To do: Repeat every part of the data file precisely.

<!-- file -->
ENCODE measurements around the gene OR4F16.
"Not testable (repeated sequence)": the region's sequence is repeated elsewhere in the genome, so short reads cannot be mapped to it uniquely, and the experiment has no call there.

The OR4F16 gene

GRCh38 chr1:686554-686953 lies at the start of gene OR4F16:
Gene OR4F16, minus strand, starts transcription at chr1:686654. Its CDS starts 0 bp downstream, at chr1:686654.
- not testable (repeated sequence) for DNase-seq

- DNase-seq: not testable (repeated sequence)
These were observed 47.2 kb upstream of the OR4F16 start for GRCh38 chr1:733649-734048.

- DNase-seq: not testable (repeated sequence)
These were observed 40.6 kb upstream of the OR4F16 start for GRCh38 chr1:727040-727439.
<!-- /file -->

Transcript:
ENCODE measurements around the gene OR4F16.
"Not testable (repeated sequence)": the region's sequence is repeated elsewhere in the genome, so short reads cannot be mapped to it uniquely, and the experiment has no call there.

The OR4F16 gene

GRCh38 chr1:686554-686953 lies at the start of gene OR4F16:
Gene OR4F16, minus strand, starts transcription at chr1:686654. Its CDS starts 0 bp downstream, at chr1:686654.
- not testable (repeated sequence) for DNase-seq

- DNase-seq: not testable (repeated sequence)
These were observed 47.2 kb upstream of the OR4F16 start for GRCh38 chr1:733649-734048.

- DNase-seq: not testable (repeated sequence)
These were observed 40.6 kb upstream of the OR4F16 start for GRCh38 chr1:727040-727439.